Corrective Surgery

In this latest blog, our Human Remains Conservator discusses the skull and death mask of Burke and Hare’s accomplice, John Brogan, and how pioneering surgery carried out by Thomas Mütter could have helped with a childhood injury. The story of Burke and Hare is well known. In 1828 the pair murdered at least 16 people…

Surgeons’ Hall Step Into The Future

We’ve told you about the history of surgery. Now it’s time to take a step into the future. Surgeons’ Hall Museums are delighted to announce two new galleries which are set to open in the autumn of 2020. The new galleries are the second phase of the museum redevelopment, with phase one being completed in…

William Burke and the Edinburgh Irish; Sympathy for the Devil

The Royal College of Surgeons of Edinburgh’s Archives  holds the memoirs of Edinburgh University student Thomas Hume. In his memoirs, Hume discusses the execution and dissection of William Burke, both of which he was witness to. In this latest blog, our Senior Museum Research Fellow Ken Donaldson explores the sympathy felt for Burke by some witnesses…

Pathology Spotlight – Fergusson, Burke & Hare

This specimen was prepared by Professor Sir William Fergusson who, as a young man in early 19th century Edinburgh, worked closely with Dr Robert Knox, whose notoriety is based on his association with the serial killers Burke and Hare. It is a corrosion cast of a right foot with the lower end of the leg…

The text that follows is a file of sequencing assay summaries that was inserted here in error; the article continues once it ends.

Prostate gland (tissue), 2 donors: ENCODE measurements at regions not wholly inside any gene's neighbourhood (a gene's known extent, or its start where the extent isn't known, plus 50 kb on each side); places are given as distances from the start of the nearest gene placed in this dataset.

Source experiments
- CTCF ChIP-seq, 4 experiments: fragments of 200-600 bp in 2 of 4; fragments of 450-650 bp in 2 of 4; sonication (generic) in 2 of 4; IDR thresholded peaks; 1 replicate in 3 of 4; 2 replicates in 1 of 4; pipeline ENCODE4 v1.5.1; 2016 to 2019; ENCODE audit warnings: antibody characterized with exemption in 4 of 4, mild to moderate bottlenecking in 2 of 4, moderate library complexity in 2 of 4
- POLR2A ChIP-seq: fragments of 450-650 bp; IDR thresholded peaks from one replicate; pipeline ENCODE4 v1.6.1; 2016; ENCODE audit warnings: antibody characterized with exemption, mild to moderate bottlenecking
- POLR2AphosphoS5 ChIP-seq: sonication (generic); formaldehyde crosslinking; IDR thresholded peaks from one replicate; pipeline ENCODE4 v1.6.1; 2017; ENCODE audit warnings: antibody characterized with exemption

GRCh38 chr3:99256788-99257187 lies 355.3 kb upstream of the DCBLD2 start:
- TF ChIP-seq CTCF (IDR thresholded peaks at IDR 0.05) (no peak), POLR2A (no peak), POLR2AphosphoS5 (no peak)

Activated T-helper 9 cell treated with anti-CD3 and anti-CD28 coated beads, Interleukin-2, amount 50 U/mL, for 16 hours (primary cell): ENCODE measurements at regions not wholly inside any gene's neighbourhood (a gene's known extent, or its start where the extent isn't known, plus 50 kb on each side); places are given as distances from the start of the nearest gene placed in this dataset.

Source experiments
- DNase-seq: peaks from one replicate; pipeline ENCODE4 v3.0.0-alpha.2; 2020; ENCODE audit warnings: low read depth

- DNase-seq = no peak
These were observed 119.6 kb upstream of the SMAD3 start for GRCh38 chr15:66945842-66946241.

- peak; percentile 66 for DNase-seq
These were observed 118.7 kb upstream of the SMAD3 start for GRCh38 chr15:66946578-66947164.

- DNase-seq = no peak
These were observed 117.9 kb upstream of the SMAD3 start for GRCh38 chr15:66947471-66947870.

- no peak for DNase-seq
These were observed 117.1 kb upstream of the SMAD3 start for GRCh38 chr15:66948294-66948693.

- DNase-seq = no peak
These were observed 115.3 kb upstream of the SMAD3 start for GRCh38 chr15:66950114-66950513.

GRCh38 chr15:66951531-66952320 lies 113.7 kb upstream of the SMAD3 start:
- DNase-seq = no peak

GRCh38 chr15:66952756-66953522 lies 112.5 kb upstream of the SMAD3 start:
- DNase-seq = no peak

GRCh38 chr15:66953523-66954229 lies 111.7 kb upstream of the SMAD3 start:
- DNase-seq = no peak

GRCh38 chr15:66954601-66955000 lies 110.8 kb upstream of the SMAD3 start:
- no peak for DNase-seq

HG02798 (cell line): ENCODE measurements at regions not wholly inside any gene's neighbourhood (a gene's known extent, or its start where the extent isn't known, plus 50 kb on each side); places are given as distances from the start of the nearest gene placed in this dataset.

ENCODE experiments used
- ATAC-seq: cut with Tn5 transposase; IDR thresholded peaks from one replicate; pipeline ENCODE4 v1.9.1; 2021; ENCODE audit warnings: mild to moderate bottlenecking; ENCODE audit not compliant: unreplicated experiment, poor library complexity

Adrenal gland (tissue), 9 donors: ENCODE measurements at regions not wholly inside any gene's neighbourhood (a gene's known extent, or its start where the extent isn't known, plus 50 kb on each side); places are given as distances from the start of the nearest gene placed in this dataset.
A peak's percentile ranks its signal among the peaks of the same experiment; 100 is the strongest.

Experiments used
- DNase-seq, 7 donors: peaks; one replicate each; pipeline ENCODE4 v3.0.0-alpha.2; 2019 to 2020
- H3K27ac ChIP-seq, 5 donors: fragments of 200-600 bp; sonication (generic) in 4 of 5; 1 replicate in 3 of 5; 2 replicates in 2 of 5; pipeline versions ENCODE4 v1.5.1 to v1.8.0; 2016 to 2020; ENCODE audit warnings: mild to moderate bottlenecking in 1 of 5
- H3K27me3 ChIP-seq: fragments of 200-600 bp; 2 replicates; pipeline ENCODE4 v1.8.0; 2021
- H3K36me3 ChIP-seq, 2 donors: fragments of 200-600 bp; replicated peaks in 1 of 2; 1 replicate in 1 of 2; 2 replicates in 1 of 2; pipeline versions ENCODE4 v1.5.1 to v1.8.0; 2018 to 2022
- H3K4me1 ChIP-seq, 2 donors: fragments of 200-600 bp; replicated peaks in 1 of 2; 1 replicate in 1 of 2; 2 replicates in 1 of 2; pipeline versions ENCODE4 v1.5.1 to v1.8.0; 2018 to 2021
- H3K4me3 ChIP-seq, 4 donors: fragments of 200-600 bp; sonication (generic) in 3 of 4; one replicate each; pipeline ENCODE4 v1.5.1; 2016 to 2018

Jack and the Shannon

In our final blog of the year, we look at a case of amputation instruments used by Alexander Jack during the early 1800s. Jack was an RCSEd Diplomate in 1801 and later ship’s surgeon aboard the HMS Shannon. These instruments are part of his personal surgery kit and were used by him during the battle between…

The Battle of the Barbers and the Leeches

The above title refers to the friendly rivalry between the Physicians and the Surgeons of Edinburgh for the annual Handicap event played by the Royal Colleges Golf Club. The inaugural match teed off in 1890 and continues to be held every May at Luffness New Golf Club. It was founded by, and first captained by…

Edinburgh’s Dark History: Burke and Hare

William Burke was executed on January 28 1829. As punishment for his crimes he was publicly dissected by the anatomist Professor Alexander Monro (tertius) at the University of Edinburgh. Grisly souvenirs started to appear in Edinburgh, with books and wallets made from Burke’s skin being sold on the streets. A pocket book made from Burke’s skin…